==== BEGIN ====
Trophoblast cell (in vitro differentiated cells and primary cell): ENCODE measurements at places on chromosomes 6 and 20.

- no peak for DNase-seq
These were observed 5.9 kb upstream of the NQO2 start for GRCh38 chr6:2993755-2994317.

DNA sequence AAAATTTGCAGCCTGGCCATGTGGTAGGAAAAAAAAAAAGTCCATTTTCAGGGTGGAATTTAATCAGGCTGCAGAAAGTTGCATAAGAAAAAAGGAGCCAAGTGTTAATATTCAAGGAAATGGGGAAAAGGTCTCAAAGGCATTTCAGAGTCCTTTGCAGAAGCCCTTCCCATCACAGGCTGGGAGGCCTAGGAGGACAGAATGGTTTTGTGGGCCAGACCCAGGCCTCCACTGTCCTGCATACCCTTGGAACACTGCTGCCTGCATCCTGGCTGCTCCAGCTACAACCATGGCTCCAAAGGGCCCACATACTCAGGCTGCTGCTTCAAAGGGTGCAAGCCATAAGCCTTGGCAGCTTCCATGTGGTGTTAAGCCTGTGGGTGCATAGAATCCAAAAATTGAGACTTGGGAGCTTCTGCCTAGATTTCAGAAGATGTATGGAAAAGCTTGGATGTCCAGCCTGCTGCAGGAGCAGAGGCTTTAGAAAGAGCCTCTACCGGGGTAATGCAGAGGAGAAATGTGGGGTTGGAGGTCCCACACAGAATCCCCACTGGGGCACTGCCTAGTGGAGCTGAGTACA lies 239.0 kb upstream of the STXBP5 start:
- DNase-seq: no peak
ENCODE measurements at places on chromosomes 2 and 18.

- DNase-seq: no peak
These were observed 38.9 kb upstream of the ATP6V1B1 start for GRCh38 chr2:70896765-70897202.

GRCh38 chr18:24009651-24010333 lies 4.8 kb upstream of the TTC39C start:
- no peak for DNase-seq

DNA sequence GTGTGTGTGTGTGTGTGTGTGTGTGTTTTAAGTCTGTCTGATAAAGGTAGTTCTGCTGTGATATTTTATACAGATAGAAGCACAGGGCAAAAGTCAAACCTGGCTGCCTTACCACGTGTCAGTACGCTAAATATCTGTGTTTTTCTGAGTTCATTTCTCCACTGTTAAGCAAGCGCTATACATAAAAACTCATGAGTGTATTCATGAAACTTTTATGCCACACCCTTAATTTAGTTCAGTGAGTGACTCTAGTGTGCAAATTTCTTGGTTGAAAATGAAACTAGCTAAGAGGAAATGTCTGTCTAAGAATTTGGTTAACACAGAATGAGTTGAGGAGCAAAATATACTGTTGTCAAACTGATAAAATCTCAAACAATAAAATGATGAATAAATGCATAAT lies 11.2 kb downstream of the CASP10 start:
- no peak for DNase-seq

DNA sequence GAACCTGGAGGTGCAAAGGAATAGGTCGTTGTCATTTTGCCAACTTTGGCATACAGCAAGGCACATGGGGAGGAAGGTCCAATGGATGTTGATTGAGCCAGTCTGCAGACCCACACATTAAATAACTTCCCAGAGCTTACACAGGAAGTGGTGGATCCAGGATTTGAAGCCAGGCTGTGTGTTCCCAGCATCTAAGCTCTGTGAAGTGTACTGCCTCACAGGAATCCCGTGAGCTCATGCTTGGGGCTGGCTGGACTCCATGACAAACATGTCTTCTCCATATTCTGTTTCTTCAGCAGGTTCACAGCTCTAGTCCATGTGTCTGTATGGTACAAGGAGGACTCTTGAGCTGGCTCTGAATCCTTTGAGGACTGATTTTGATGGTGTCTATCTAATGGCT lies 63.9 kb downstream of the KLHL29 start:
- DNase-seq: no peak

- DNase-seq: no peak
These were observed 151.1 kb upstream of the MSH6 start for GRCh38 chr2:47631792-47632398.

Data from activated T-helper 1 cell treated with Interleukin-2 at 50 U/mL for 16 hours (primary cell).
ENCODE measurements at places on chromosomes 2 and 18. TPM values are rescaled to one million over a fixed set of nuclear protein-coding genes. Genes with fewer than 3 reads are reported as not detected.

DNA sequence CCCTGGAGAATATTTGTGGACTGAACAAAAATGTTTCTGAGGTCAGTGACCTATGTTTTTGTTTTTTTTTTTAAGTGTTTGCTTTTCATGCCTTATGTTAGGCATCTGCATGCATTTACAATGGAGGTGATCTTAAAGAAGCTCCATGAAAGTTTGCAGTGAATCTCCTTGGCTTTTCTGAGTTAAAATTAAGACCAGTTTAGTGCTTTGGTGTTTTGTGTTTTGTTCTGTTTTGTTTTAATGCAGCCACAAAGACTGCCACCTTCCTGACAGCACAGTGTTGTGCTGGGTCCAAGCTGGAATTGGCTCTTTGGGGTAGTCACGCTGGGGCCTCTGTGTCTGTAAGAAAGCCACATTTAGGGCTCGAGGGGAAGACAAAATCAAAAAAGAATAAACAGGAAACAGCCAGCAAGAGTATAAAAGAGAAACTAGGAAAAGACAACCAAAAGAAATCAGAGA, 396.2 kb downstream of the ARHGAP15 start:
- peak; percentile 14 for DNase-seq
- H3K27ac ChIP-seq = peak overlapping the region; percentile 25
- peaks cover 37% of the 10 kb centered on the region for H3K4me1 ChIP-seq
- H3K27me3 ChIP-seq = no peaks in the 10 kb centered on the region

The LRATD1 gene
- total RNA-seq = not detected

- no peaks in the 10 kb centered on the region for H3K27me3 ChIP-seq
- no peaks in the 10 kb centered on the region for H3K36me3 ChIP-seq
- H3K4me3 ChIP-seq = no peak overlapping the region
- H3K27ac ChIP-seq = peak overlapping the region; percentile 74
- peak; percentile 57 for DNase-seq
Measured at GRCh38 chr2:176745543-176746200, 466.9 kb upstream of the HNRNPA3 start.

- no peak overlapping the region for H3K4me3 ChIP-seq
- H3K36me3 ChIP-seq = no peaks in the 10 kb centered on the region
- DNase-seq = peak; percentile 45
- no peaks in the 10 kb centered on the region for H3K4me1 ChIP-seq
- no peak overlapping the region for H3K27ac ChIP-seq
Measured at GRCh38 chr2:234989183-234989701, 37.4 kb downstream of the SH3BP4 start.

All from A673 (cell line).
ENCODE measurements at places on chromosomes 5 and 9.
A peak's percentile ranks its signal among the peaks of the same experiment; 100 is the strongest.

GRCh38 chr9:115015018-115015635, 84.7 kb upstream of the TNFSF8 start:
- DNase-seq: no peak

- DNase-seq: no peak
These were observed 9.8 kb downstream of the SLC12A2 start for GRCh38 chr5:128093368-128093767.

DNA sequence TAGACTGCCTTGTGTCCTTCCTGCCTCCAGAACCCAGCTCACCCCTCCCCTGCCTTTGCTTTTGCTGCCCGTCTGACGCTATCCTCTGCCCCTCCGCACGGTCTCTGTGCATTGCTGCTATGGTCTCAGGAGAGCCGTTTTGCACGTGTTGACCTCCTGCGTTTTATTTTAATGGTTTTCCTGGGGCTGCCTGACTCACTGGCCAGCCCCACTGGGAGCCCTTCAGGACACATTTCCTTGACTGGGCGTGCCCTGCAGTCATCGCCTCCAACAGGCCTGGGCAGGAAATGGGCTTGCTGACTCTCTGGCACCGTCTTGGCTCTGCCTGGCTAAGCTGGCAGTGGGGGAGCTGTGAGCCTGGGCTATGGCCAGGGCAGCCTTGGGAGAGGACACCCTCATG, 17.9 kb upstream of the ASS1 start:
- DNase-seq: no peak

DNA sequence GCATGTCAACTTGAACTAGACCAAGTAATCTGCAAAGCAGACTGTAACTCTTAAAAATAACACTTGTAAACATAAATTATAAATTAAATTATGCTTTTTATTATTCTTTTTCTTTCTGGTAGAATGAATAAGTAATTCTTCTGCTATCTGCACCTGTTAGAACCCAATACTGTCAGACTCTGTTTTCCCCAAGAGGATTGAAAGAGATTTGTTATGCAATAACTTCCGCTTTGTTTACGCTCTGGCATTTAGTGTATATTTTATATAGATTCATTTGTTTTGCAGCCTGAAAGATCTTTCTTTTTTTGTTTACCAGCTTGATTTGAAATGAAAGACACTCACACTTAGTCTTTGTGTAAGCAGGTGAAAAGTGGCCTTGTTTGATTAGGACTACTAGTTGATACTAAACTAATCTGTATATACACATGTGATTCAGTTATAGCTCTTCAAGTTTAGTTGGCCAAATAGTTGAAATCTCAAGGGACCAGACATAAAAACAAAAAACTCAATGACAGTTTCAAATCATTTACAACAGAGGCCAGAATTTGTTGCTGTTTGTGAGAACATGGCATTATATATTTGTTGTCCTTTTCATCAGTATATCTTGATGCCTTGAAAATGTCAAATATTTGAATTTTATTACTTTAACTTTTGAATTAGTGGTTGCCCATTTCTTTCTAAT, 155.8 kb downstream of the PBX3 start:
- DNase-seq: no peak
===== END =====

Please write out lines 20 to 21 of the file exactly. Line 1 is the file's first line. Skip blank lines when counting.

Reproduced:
- peak; percentile 14 for DNase-seq
- H3K27ac ChIP-seq = peak overlapping the region; percentile 25